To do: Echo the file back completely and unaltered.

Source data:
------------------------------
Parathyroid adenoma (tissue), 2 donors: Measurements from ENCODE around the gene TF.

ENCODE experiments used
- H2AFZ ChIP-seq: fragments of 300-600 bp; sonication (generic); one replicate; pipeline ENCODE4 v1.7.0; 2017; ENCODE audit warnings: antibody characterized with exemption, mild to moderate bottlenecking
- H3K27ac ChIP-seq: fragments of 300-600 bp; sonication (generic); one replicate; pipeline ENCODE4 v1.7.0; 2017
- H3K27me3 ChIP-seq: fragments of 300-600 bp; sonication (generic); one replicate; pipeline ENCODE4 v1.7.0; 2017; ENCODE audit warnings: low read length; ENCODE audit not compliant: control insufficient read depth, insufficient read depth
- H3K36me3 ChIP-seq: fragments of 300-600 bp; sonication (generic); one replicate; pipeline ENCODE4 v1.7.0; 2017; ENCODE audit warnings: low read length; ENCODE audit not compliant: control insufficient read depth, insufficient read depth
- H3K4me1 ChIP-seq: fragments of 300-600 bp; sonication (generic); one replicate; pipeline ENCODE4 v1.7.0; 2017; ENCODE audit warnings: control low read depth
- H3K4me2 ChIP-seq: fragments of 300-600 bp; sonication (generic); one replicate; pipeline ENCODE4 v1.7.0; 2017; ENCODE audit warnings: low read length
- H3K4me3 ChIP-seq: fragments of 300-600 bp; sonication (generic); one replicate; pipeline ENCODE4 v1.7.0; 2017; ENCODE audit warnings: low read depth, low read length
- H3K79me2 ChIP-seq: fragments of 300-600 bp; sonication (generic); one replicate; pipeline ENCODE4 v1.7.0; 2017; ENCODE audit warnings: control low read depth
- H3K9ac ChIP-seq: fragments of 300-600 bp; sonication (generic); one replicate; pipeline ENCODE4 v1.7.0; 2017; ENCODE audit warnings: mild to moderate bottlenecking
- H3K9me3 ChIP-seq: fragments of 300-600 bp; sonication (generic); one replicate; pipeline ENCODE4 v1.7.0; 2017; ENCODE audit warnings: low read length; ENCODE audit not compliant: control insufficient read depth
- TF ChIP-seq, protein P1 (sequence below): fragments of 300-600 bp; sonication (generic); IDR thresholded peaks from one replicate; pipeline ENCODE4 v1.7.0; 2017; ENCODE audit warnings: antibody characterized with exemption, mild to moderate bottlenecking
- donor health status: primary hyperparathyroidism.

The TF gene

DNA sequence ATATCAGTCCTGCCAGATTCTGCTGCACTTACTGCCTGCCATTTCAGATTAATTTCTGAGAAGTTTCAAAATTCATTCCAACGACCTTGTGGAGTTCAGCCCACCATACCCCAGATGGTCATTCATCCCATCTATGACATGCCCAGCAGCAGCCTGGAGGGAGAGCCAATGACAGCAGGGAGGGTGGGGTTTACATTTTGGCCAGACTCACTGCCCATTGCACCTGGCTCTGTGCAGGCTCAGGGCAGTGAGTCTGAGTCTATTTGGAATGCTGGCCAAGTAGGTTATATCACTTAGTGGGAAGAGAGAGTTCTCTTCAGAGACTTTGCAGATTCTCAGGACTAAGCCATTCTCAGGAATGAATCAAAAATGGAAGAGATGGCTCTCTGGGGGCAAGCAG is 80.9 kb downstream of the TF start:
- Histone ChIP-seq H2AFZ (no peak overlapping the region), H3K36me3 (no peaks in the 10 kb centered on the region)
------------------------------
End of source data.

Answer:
Parathyroid adenoma (tissue), 2 donors: Measurements from ENCODE around the gene TF.

ENCODE experiments used
- H2AFZ ChIP-seq: fragments of 300-600 bp; sonication (generic); one replicate; pipeline ENCODE4 v1.7.0; 2017; ENCODE audit warnings: antibody characterized with exemption, mild to moderate bottlenecking
- H3K27ac ChIP-seq: fragments of 300-600 bp; sonication (generic); one replicate; pipeline ENCODE4 v1.7.0; 2017
- H3K27me3 ChIP-seq: fragments of 300-600 bp; sonication (generic); one replicate; pipeline ENCODE4 v1.7.0; 2017; ENCODE audit warnings: low read length; ENCODE audit not compliant: control insufficient read depth, insufficient read depth
- H3K36me3 ChIP-seq: fragments of 300-600 bp; sonication (generic); one replicate; pipeline ENCODE4 v1.7.0; 2017; ENCODE audit warnings: low read length; ENCODE audit not compliant: control insufficient read depth, insufficient read depth
- H3K4me1 ChIP-seq: fragments of 300-600 bp; sonication (generic); one replicate; pipeline ENCODE4 v1.7.0; 2017; ENCODE audit warnings: control low read depth
- H3K4me2 ChIP-seq: fragments of 300-600 bp; sonication (generic); one replicate; pipeline ENCODE4 v1.7.0; 2017; ENCODE audit warnings: low read length
- H3K4me3 ChIP-seq: fragments of 300-600 bp; sonication (generic); one replicate; pipeline ENCODE4 v1.7.0; 2017; ENCODE audit warnings: low read depth, low read length
- H3K79me2 ChIP-seq: fragments of 300-600 bp; sonication (generic); one replicate; pipeline ENCODE4 v1.7.0; 2017; ENCODE audit warnings: control low read depth
- H3K9ac ChIP-seq: fragments of 300-600 bp; sonication (generic); one replicate; pipeline ENCODE4 v1.7.0; 2017; ENCODE audit warnings: mild to moderate bottlenecking
- H3K9me3 ChIP-seq: fragments of 300-600 bp; sonication (generic); one replicate; pipeline ENCODE4 v1.7.0; 2017; ENCODE audit warnings: low read length; ENCODE audit not compliant: control insufficient read depth
- TF ChIP-seq, protein P1 (sequence below): fragments of 300-600 bp; sonication (generic); IDR thresholded peaks from one replicate; pipeline ENCODE4 v1.7.0; 2017; ENCODE audit warnings: antibody characterized with exemption, mild to moderate bottlenecking
- donor health status: primary hyperparathyroidism.

The TF gene

DNA sequence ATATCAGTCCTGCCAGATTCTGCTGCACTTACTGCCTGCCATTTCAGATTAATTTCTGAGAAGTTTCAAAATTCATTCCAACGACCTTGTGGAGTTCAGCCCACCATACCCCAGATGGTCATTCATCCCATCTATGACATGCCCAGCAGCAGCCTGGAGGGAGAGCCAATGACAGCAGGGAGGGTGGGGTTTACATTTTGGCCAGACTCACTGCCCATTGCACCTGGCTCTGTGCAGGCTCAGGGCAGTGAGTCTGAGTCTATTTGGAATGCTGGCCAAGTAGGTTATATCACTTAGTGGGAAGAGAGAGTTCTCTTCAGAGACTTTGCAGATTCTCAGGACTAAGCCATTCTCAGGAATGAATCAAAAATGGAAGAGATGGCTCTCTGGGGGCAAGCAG is 80.9 kb downstream of the TF start:
- Histone ChIP-seq H2AFZ (no peak overlapping the region), H3K36me3 (no peaks in the 10 kb centered on the region)